If there is any food I continue to cherish and love that came from my homeland, it is yogurt. Not any yogurt, but Bulgarian yogurt. A friend of my sister told her once “You eat yogurt with everything”. And this is true. Bulgarians eat (plain) yogurt for breakfast, lunch and dinner; this includes plain yogurt on its own, as an ingredient or a condiment to savory dishes. We even make a yogurt drink (but I will not torture you with that recipe).
So, what is yogurt? It is nothing more than warm milk and a starter/culture. The two are mixed and kept in a warm place for a few hours (which allows the culture to grow), and when the desired thickness and tartness is reached, it is preserved in the refrigerator.
Why homemade yogurt? It is fresh and healthy (no additives or sugars), but most importantly, the natural fermentation process minimizes the lactose content in the milk (which makes it easy to digest) and the formed bacteria is very good for your tummy because it creates an environment where the nutritional value of all the foods we eat is increased. Therefore, it helps your digestive system function more efficiently.
For breakfast, I love my homemade yogurt simple; a handful of berries, rolled oats, few sliced almonds and topped with honey. Yum! Yum! Yum!
I have listed 2 methods (2 different culture sources) for making homemade yogurt below. I prefer using whole farm milk (the one that comes in glass bottles).
Using a freeze-dried starter (found in most natural and organic food stores). Those are small packets of freeze-dried yogurt, which make about a quart (1 liter) of homemade yogurt. I prefer using them, because I get thicker, firmer yogurt and more consistent results.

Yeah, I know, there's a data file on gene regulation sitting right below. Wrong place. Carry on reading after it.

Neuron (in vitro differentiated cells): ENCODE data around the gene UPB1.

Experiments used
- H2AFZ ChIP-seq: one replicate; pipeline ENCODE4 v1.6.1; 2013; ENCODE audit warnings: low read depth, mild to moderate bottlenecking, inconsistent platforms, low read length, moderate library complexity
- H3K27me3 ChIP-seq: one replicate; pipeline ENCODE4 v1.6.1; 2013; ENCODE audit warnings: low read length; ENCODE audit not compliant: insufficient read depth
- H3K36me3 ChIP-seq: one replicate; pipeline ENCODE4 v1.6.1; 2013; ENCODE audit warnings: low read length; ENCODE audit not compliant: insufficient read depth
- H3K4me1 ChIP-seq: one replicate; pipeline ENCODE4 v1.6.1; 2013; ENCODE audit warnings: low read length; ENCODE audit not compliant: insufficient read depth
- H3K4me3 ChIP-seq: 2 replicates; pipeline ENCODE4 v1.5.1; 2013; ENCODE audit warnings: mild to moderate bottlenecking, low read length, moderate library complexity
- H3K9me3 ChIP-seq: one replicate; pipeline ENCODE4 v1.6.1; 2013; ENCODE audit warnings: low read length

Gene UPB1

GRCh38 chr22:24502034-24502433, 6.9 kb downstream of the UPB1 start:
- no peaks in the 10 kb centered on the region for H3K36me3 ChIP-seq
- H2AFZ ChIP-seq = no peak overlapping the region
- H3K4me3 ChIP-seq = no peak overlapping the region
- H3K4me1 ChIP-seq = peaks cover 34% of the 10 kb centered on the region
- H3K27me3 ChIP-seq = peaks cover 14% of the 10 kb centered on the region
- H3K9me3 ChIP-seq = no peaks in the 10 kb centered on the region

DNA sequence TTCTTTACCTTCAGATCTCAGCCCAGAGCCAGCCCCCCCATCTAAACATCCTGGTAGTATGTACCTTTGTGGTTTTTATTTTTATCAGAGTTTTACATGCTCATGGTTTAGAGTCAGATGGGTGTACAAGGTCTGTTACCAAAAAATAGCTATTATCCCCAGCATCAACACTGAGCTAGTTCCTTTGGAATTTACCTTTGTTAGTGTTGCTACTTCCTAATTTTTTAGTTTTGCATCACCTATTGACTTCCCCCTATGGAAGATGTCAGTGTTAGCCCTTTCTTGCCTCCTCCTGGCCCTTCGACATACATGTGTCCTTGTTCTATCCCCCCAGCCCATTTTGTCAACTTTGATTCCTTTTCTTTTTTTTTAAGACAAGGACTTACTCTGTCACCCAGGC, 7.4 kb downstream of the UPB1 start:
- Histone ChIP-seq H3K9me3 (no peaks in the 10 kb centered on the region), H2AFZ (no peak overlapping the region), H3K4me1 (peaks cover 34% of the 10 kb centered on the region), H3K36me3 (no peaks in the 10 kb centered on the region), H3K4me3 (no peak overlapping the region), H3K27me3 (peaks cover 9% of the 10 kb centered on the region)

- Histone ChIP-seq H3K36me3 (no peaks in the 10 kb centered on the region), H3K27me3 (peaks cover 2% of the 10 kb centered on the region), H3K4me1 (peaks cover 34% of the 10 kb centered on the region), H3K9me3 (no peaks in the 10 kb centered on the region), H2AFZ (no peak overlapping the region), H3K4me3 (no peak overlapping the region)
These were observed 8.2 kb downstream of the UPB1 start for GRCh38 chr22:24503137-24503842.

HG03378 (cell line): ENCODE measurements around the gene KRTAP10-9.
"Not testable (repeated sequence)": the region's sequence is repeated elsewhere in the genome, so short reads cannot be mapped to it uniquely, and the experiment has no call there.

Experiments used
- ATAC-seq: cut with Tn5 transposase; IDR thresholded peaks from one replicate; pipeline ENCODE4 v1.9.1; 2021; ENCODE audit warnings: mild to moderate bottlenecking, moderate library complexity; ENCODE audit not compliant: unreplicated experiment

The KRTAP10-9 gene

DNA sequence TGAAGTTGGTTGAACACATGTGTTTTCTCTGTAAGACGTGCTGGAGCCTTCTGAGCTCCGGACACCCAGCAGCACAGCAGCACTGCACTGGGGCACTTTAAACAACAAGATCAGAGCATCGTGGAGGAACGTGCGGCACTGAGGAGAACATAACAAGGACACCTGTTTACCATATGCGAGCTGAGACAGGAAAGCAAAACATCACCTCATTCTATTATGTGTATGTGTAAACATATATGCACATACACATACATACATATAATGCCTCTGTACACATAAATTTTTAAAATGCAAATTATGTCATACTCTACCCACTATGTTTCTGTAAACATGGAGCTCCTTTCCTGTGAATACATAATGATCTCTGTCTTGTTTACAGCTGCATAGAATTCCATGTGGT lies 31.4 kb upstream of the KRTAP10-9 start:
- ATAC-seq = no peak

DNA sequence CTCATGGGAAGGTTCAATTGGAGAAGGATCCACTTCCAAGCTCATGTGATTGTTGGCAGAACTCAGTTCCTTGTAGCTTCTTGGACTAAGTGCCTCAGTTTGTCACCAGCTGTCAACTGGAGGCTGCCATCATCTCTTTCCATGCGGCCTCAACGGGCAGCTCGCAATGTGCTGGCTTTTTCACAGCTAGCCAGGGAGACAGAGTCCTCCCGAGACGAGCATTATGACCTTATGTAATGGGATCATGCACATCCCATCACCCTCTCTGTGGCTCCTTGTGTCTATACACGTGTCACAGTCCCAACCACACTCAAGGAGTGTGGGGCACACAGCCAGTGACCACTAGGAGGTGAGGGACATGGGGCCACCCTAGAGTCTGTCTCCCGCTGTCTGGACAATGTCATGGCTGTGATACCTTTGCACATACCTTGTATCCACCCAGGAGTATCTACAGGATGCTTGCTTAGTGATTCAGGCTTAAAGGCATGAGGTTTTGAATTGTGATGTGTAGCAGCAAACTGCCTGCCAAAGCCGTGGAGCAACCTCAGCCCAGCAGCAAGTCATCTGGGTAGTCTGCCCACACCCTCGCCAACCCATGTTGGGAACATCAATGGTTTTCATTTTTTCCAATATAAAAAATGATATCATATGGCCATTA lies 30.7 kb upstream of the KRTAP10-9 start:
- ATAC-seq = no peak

My grandmother’s method, using a small amount of yogurt as a starter. In this method the consistency depends on the quality and the quantity of the starter. The only commercial yogurt that should be used as a starter is the one made with milk (and cream) and bacteria; NO gelatin, sugar, or pectin as an ingredients. Otherwise it will not work. Also, the fresher the starter is, the better.
Makes a quart (1 liter) of yogurt
• 1 quart (1 liter) whole milk*, at a room temperature
• 1 packet of dry-freeze bacteria
1 teaspoon of fresh plain yogurt (see note about Method 2), at a room temperature
• 2 (16 oz.) glass jars, or a 1-quart glass or a ceramic container (do not use plastic)
• Instant read thermometer (optional)
• Medium size sauce pan
• Warm blanket
1. Fill your jars/container with hot water and leave them until ready to use.
2. Turn the stove to a medium-low heat and slowly heat the milk until it reaches 180 F (82 C) or until you see steam coming from the surface of the milk (it takes about 8-10 minutes).
Using freeze-dry bacteria starter:
3. Stir the freeze-dry bacteria with a small amount of lukewarm milk. Set aside.
4. Let the milk cool off until it reaches 125 F (51-52 C), it takes about 15-18 minutes.
5. Pour the dry-freeze and milk mixture into the pot of warm milk and stir well.
Using fresh yogurt starter:
3. Mix the yogurt with a small amount of lukewarm milk. Set aside.
4. Let the milk cool off until it reaches 105 F (42-44 C), it takes about 30 minutes.
5. Take a spoon of the warm milk and mix it with the yogurt milk mixture you created earlier. Repeat the process with a few more warm milk spoons (this prevents the yogurt from curdling). Pour the yogurt/starter mixture into the warm milk and mix well.
6. Empty the water from your jars/container and fill with the warm yogurt mix. Cover the jars/container with foil or lids and wrap them in a warm blanket. Incubate for 6-8 hours. The longer they incubate, the firmer and tarter the yogurt will become (I leave mine for 8 hours). Refrigerate to stop the process.
The homemade yogurt is good for about a week.
*The larger the fat content in the milk is, the thicker the yogurt will be.